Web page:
As a geek I firmly believe that there is no such thing as too much CPU power, main memory, disk space or network bandwidth. Recently however my beliefs were put to a test.
It started with a new 4GB CompactFlash card for our digital camera, an Olympus C5050 Zoom. The CF card was supposed to replace an old 1GB Microdrive to increase both the capacity and the battery lifetime of the camera. What was supposed to be a simple task (open camera, remove card, insert new card) took me hours. After a firmware update of the camera and various attempts I finally found out that the camera only supports the FAT16 file system which is limitted to 2GB. I managed to work around that restriction by manually creating a 2GB FAT16 file system on the CF card. This is not an ideal solution but still gives us twice as much disk space and better battery lifetime.
A few days later I wanted to install a firmware update onto the LO100c remote management card in my server. Unfortunately HP only supports two possible ways to do that:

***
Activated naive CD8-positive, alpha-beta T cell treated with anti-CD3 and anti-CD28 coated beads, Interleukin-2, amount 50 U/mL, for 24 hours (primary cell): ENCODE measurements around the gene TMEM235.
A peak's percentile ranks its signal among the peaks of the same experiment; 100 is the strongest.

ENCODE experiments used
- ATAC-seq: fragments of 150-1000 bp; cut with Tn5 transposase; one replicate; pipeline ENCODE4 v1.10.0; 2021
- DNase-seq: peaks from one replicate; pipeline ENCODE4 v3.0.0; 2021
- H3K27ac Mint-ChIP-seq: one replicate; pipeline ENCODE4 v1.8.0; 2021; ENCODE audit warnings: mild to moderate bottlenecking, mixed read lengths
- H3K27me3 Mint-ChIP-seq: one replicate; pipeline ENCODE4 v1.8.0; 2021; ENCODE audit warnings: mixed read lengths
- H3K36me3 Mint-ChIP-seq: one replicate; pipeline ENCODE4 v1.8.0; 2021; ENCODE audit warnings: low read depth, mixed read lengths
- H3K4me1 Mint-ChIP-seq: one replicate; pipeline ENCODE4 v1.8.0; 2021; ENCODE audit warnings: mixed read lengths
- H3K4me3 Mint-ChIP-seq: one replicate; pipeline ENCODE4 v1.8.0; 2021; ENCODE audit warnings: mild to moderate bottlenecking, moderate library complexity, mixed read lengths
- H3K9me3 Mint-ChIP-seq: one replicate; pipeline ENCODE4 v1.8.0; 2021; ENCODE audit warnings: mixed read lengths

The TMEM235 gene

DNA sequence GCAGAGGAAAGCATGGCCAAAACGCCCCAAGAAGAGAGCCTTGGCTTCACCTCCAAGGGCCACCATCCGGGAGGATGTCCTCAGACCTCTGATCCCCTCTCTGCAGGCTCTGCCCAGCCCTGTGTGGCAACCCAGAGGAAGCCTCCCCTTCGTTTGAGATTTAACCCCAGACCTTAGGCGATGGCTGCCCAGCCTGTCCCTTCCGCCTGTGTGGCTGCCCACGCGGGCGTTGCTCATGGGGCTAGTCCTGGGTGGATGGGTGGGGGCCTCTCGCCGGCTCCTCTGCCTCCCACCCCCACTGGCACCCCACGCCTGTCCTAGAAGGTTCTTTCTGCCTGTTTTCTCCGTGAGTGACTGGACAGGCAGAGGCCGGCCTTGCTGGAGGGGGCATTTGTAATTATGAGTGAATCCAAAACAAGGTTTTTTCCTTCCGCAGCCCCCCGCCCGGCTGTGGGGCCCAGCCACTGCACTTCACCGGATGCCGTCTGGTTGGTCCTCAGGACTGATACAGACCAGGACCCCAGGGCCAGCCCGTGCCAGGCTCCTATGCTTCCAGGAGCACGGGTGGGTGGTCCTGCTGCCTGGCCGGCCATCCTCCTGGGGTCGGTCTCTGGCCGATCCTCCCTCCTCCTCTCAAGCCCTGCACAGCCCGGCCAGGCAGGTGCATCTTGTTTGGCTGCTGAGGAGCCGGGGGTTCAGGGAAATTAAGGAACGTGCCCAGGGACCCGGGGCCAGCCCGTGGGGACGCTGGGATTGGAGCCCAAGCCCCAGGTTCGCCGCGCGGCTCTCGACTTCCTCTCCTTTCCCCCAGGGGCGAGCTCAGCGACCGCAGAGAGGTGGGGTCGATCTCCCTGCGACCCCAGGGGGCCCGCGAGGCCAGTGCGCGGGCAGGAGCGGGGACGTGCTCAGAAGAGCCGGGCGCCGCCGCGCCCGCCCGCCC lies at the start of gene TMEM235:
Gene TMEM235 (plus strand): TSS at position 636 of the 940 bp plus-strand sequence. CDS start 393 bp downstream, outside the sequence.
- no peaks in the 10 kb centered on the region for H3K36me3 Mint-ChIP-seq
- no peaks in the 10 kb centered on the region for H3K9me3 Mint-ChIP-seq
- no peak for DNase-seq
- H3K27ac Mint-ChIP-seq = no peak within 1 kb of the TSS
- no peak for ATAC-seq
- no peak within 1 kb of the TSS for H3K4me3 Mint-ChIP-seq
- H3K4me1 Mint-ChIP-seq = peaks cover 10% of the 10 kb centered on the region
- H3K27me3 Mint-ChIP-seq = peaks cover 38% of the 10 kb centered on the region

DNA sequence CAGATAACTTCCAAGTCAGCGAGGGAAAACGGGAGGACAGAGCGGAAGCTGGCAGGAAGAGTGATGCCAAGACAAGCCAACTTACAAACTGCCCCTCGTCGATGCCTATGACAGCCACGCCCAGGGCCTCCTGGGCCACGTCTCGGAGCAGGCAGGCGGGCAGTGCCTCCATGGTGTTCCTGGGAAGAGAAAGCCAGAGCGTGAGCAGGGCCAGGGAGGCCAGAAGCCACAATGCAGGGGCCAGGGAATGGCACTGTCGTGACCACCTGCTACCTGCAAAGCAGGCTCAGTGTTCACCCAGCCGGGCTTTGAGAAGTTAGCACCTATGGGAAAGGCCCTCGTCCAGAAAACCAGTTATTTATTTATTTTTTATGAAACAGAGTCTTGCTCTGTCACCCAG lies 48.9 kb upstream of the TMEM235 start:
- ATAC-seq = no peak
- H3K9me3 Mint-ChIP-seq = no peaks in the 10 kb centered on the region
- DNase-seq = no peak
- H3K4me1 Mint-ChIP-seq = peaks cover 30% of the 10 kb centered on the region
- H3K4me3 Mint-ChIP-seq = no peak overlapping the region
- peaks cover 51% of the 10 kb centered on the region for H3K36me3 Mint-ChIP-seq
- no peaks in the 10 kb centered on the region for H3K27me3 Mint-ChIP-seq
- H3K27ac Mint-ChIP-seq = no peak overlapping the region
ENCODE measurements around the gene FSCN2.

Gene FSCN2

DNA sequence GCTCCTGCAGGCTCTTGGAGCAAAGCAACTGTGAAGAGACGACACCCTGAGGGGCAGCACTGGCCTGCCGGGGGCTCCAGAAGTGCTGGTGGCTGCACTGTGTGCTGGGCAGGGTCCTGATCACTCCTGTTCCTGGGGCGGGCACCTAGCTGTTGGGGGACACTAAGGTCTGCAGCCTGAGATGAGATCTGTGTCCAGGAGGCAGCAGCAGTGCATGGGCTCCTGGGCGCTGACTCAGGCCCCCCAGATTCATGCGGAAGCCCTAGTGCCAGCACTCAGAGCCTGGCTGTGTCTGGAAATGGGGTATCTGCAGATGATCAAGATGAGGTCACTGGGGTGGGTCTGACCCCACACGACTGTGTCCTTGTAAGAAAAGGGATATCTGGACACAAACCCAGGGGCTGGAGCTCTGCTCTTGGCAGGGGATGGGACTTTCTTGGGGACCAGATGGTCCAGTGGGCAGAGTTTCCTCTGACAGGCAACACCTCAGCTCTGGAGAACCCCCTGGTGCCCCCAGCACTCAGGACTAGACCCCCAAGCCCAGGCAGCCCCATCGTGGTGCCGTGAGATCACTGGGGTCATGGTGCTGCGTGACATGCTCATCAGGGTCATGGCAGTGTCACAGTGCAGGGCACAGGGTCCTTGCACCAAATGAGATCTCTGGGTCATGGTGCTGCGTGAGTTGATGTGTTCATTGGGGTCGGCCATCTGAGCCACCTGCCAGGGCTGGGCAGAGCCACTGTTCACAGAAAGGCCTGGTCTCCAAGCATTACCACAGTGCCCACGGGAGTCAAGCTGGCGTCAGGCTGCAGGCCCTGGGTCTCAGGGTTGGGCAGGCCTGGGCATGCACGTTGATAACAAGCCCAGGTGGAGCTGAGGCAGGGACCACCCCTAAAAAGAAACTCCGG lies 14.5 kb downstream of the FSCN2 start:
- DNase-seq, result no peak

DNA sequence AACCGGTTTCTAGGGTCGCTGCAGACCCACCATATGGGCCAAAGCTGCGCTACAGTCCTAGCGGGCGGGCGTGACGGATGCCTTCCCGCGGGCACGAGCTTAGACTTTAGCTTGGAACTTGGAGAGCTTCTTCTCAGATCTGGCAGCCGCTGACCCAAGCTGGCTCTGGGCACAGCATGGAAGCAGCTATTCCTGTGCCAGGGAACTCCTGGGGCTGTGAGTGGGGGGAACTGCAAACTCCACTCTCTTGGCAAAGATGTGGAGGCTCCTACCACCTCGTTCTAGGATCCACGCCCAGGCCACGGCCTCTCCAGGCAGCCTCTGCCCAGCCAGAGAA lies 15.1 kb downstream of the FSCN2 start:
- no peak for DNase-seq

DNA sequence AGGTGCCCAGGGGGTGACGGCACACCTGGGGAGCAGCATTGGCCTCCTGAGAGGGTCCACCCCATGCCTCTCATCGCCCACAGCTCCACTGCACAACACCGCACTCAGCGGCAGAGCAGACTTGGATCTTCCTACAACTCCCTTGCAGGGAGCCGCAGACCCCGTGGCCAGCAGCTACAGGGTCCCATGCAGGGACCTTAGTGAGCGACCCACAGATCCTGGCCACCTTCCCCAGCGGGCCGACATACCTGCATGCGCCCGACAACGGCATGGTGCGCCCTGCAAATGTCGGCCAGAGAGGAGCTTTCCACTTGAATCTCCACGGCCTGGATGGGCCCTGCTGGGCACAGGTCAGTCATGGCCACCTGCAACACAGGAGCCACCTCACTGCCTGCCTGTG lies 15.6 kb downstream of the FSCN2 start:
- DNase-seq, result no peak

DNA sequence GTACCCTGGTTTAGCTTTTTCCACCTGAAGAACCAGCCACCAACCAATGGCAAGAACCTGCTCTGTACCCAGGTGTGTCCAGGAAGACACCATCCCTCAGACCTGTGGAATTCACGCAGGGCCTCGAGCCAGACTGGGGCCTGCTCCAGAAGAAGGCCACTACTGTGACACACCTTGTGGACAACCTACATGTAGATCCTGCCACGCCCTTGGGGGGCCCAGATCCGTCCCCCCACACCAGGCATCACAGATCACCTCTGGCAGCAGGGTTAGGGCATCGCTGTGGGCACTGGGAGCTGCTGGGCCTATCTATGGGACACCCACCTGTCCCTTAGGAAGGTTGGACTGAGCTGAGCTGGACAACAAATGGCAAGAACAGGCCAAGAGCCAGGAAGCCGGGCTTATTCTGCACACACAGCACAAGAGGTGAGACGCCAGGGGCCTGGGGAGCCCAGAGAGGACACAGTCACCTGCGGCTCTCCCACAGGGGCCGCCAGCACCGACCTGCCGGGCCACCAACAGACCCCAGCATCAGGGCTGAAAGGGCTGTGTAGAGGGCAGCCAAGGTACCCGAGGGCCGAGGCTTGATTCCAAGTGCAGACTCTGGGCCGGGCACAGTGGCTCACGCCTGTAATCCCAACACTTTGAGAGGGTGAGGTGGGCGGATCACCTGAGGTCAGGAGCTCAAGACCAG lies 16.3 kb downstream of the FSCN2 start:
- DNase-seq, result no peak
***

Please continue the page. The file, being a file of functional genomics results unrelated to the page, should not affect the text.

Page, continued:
- Update the firmware by running a program under Windows on the machine itself.
- Create a bootable USB stick with the update program on it under Windows.
As I don’t have Windows installed on my server (or anywhere else for that matter) I tried the second option with my brandnew 8GB USB stick. But the *rude language censored* update program complained that the USB stick was larger than 2GB and refused to write the software to it. I had to borrow my old 256MB stick from Silke to be able to complete the firmware update.
So does this all mean that you can have too much disk space? By no means! There is just a lot of outdated software out there. 🙁